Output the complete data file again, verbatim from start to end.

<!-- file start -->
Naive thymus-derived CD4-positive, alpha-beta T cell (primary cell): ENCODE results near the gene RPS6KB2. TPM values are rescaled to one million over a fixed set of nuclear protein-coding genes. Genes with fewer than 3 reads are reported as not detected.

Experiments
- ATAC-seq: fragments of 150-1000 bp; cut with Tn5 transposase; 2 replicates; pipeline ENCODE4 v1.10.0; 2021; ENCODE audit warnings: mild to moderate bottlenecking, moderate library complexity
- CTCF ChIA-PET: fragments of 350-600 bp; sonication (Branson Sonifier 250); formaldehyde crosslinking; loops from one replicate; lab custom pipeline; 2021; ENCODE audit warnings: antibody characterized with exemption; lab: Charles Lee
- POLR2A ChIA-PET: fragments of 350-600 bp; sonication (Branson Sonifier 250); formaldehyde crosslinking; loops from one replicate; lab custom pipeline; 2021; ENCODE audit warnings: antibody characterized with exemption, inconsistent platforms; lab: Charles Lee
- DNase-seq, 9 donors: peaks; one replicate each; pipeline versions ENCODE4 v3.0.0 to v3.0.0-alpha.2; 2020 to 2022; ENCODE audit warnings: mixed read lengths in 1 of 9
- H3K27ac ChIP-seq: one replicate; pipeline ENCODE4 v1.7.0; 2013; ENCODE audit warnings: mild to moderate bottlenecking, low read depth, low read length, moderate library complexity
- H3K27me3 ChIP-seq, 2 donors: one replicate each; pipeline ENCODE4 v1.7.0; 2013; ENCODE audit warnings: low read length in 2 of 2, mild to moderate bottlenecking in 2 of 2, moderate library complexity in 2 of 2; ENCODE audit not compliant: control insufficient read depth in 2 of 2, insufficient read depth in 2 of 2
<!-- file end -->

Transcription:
Naive thymus-derived CD4-positive, alpha-beta T cell (primary cell): ENCODE results near the gene RPS6KB2. TPM values are rescaled to one million over a fixed set of nuclear protein-coding genes. Genes with fewer than 3 reads are reported as not detected.

Experiments
- ATAC-seq: fragments of 150-1000 bp; cut with Tn5 transposase; 2 replicates; pipeline ENCODE4 v1.10.0; 2021; ENCODE audit warnings: mild to moderate bottlenecking, moderate library complexity
- CTCF ChIA-PET: fragments of 350-600 bp; sonication (Branson Sonifier 250); formaldehyde crosslinking; loops from one replicate; lab custom pipeline; 2021; ENCODE audit warnings: antibody characterized with exemption; lab: Charles Lee
- POLR2A ChIA-PET: fragments of 350-600 bp; sonication (Branson Sonifier 250); formaldehyde crosslinking; loops from one replicate; lab custom pipeline; 2021; ENCODE audit warnings: antibody characterized with exemption, inconsistent platforms; lab: Charles Lee
- DNase-seq, 9 donors: peaks; one replicate each; pipeline versions ENCODE4 v3.0.0 to v3.0.0-alpha.2; 2020 to 2022; ENCODE audit warnings: mixed read lengths in 1 of 9
- H3K27ac ChIP-seq: one replicate; pipeline ENCODE4 v1.7.0; 2013; ENCODE audit warnings: mild to moderate bottlenecking, low read depth, low read length, moderate library complexity
- H3K27me3 ChIP-seq, 2 donors: one replicate each; pipeline ENCODE4 v1.7.0; 2013; ENCODE audit warnings: low read length in 2 of 2, mild to moderate bottlenecking in 2 of 2, moderate library complexity in 2 of 2; ENCODE audit not compliant: control insufficient read depth in 2 of 2, insufficient read depth in 2 of 2